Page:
The letter, which was sent to the American Medical Association (AMA), the American Academy of Family Physicians (AAFP), the American College of Emergency Physicians (ACEP), and the American Dental Association (ADA), noted several steps the Senator feels as though the associations can take to address the opioid epidemic. While the letters all had the same goal and the same roadmap to get there, each one was individually focused on the addressed association, using their mission statements to reach out and personalize his prayer for support.

Sen. Durbin believes that "the increased frequency with which prescription opioids have been prescribed in recent years has played a major factor in our nation's escalating heroin epidemic, including an alarming increase in opioid-related emergency room visits, opioid-related treatment admissions for abuse, and opioid-related overdose deaths." He cited statistics, including the statistics that the United States accounts for almost 100% of the world total consumption of hydrocodone and 81% of the world total consumption of oxycodone.

He believes that the best way to reduce the number of Americans who suffer from opioid addictions is to ensure that patients never become addicted in the first place.

Senator Durbin believes that the associations each can address the opioid and heroin crisis by "supporting evidence-based interventions." In part, he recommended that the AMA could prioritize helping physicians be more judicious in their prescribing patterns, while working to protect access for those who need opioids to manage their pain.

Several of the steps Senator Durbin mentioned in his letters to the associationswere: endorsing mandatory continuing medical education programs for opioid prescribers; supporting initiatives that require physicians to check prescription drug monitoring programs before prescribing painkillers to patients; and supporting increased transparency in physician prescribing practices and proper intervention for those who may be outliers.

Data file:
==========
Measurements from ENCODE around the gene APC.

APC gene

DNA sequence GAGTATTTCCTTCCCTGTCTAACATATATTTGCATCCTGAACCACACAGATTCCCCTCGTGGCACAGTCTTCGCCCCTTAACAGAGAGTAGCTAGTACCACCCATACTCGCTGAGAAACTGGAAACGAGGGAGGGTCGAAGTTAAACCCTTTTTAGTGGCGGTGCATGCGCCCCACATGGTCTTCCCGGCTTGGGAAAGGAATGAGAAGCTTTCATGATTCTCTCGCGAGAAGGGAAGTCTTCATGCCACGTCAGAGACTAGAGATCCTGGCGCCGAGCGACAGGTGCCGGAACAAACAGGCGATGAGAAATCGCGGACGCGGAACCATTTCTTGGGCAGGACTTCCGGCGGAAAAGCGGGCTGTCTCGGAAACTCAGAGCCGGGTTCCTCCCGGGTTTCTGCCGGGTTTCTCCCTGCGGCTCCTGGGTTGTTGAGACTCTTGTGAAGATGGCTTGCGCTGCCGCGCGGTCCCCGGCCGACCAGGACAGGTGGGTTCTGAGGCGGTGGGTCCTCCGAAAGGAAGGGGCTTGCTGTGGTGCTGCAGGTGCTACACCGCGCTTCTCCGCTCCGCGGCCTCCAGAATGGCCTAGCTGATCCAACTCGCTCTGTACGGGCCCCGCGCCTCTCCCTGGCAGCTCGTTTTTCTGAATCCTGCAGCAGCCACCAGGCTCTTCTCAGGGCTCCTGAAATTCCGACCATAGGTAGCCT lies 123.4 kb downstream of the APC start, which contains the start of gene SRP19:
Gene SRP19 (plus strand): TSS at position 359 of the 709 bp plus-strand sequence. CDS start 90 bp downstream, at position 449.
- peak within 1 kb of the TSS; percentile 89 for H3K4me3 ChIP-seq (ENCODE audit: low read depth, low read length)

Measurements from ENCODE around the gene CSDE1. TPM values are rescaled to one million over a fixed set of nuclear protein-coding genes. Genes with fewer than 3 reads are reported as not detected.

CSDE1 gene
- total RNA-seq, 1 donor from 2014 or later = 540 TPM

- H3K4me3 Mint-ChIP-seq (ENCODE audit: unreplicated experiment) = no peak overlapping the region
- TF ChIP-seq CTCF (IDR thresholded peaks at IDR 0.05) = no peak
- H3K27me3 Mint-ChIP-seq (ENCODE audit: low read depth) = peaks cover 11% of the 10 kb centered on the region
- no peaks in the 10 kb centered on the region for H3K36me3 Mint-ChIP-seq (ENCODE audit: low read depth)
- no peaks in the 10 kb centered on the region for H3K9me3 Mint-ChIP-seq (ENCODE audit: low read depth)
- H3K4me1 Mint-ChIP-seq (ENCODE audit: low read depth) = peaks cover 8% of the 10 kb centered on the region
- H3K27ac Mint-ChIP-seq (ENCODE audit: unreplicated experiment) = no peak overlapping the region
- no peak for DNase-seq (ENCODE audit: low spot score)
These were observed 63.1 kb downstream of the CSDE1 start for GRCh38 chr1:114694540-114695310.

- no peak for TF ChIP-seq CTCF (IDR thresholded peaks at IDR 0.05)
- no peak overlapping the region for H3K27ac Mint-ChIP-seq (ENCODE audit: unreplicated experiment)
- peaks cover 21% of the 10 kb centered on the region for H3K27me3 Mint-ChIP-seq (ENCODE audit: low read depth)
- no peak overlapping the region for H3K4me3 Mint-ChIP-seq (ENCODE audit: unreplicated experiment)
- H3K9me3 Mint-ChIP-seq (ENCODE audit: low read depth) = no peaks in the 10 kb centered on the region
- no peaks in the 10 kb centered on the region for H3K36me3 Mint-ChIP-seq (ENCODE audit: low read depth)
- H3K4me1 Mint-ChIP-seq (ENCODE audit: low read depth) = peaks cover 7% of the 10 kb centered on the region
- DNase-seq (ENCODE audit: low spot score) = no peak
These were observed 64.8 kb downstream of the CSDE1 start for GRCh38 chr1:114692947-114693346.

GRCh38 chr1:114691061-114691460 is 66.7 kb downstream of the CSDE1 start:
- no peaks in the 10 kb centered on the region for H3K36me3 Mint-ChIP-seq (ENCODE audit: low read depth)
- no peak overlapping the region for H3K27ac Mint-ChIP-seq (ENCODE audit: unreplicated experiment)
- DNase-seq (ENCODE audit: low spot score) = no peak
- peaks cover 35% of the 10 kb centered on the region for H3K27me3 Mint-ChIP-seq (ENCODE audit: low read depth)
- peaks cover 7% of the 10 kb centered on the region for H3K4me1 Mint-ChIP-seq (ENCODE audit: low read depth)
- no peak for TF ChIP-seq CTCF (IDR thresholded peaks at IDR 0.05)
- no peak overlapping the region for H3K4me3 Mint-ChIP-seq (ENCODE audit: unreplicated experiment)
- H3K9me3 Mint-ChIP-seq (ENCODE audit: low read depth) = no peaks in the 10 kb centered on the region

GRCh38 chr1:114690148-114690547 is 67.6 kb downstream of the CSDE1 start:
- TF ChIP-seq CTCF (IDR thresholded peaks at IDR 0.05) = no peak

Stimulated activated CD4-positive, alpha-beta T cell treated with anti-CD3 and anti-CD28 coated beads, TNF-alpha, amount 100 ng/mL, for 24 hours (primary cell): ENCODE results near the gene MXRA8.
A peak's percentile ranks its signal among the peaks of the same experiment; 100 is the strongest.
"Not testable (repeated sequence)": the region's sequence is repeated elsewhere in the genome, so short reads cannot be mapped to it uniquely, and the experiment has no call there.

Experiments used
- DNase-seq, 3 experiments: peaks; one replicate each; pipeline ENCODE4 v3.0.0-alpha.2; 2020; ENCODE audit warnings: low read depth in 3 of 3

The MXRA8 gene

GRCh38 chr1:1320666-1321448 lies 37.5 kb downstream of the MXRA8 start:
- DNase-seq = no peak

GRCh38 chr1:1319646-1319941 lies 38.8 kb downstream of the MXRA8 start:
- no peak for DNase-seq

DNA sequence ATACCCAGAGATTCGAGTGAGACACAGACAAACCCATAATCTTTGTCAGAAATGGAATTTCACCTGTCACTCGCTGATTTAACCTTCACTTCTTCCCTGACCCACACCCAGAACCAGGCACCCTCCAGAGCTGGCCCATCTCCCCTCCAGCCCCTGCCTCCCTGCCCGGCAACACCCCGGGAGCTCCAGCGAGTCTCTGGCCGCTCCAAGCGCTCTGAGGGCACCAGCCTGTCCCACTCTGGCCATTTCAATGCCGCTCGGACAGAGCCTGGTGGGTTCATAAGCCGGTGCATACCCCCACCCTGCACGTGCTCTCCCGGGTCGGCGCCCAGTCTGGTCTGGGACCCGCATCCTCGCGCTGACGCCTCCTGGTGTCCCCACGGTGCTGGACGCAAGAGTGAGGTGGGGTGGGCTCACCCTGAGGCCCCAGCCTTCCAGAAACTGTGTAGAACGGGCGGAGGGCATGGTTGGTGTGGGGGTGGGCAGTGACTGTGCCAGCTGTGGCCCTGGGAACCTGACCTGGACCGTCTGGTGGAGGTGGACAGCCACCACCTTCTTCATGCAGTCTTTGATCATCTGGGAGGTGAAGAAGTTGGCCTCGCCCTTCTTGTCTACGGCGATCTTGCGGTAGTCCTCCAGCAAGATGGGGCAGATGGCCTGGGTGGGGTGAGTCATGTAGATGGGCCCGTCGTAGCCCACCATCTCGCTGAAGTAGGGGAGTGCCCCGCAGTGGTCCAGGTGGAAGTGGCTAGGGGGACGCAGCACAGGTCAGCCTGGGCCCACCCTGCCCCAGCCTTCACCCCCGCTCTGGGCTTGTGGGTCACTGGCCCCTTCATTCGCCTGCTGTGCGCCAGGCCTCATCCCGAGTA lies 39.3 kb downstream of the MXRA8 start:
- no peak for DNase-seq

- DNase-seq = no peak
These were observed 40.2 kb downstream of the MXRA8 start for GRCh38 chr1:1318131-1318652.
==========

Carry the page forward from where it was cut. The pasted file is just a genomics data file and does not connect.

Senator Durbin, in his letter, does acknowledge that there are "many patients suffering from acute and chronic pain" and that "doctors face a challenge in evaluating its existence or severity," since pain is always subjective.

Durbin HealthExec Interview

After publishing his letters, Senator Durbin participated in an interview with HealthExec, where he was asked whether or not he had heard from doctors that what he's asking of the associations would actually help. He responded, saying that he has heard from doctors in both directions. He believes that doctors who say it isn't their fault, that they try to keep their patients happy and satisfied, aren't providing a good answer, or doing their job. He believes that they "have to make certain they're doing what's medically necessary, number one, and do no harm to the patient."

In the interview, Senator Durbin did not appreciate the idea of training new professionals to not prescribe opioids en masse, though. He feels as though there should be some responsibility taken by current physicians, and some actions to rectify the current situation.

AMA Response

Following receipt of the letter from Senator Durbin, AMA President Steven Stack, MD, penned an open letter to medical professionals to "play a lead role" in reversing the rise in opioid addiction, but did not endorse the standards that were advocated in Sen. Durbin's letter.

Instead of endorsing mandatory continuing education programs, however, Stack endorsed ideas such as: avoiding prescribing opioids for new patients who have chronic pain unrelated to cancer; to register and use Prescription Drug Monitoring Programs (PDMPs); and work on reducing opioid exposure to patients who are already on chronic opioid therapy when the risks exceed the benefits.

Interestingly, on May 17, 2016, Inside Health Policy reported that the AMA is starting to warm up to the idea of mandatory opioid prescriber education tied to DEA registration. This is a huge change from before, when the AMA tended to focus on an alternative approach because they felt as though mandatory CME was too "one size fits all."